English 10: Writing Portfolio
Catholic Memorial High School
|The word king has had a strong
reign in the English language since the very
beginning. Many people if asked would say that the word king is only a few hundred years old when
it has actually been around since the ninth and tenth centuries, around when the language first
started. This word even existed before the English language did. This may be confusing but it
actually is possible. For example, this word could have come from any of the languages that English
was derived from such as Latin, and other West Germanic languages. This word is a perfect example
of our language’s history and how it has evolved over the years. The word king is first recorded in
the English language as “cyning”. The word king tells us that in many aspects the words of the
English language have changed a lot but the meanings of the words have not.
Many people if asked would say that the word king came to be in the English language when the first
British kings started to rule over the land. Many would also say and when asked did say that a king
is “a man who rules a country and has complete control over that country and the people in it”.
This is close to what the word originally meant. In the beginning the word meant “The male
sovereign ruler of an independent state, whose position was purely hereditary.” The title first
appeared with the names of the first Anglian and Saxon tribe leaders and clan leaders who invaded
Britain. This means that the word didn’t imply that the “king” had the same degree of power that we
associate with the word today. When I asked people what the first thing that came to their mind
when they heard the word king was, most said, something along the lines of, royalty. In fact one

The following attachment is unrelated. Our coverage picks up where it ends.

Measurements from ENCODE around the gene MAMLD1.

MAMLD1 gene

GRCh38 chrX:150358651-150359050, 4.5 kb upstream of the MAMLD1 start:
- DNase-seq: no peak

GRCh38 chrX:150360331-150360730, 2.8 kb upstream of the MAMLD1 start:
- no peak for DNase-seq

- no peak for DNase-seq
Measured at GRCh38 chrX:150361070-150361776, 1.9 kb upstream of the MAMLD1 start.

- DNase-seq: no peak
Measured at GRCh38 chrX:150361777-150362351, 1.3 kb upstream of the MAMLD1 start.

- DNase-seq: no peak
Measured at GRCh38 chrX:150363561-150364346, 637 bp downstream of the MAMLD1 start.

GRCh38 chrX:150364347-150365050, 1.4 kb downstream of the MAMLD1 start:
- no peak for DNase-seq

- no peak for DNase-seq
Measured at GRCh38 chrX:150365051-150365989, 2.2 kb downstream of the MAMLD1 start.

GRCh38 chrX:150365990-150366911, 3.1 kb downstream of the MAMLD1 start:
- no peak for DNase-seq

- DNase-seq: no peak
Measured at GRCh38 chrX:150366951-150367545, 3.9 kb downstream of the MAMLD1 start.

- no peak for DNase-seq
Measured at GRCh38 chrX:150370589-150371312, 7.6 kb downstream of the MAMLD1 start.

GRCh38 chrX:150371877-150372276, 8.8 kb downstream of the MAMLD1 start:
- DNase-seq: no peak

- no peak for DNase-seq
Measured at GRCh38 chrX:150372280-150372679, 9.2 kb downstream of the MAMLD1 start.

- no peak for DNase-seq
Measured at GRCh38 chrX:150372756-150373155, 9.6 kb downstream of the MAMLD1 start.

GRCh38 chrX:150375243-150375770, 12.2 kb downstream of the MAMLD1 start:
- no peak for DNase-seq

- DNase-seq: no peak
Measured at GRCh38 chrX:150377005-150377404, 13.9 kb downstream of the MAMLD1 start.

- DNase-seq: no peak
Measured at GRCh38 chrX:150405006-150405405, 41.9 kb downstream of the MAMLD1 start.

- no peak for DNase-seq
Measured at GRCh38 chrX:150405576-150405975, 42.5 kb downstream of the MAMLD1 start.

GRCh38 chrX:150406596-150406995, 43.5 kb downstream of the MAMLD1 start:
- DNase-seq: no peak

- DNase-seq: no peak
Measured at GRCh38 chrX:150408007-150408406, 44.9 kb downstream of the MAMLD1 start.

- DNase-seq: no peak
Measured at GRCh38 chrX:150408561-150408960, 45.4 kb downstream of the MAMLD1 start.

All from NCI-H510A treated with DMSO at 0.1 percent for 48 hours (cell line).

person said the word royalty and all but one person’s word that came to mind had to do with royalty.
This means eighty percent had something to do with royalty and only twenty percent did not. I find
these results to be very interesting. It seems that because the word is easy to use, has an easy
definition, and is very easy to spell it will live on for a long time in the English language. I
believe that in the future the word will not change much in spelling or meaning and will not go
extinct. This word is an example of how definitions of words of the past can be different,
associated differently, and even similar to definitions we associate with words today.
Foreign language speakers were also asked about this word. When asked one hundred percent of the
surveyed found it to be an easy word to use in a sentence. All used the word correctly and used it
in the traditional sense. I think that because of these results it is pretty clear that the word
king will live on in the English language virtually unchanged through time and will survive even the
influence of other languages on ours.
The word king made some changes over time not so much in the meaning but the word itself and the
way it is used. For example, the word has changed in spelling a lot. It has gone from “cyning” to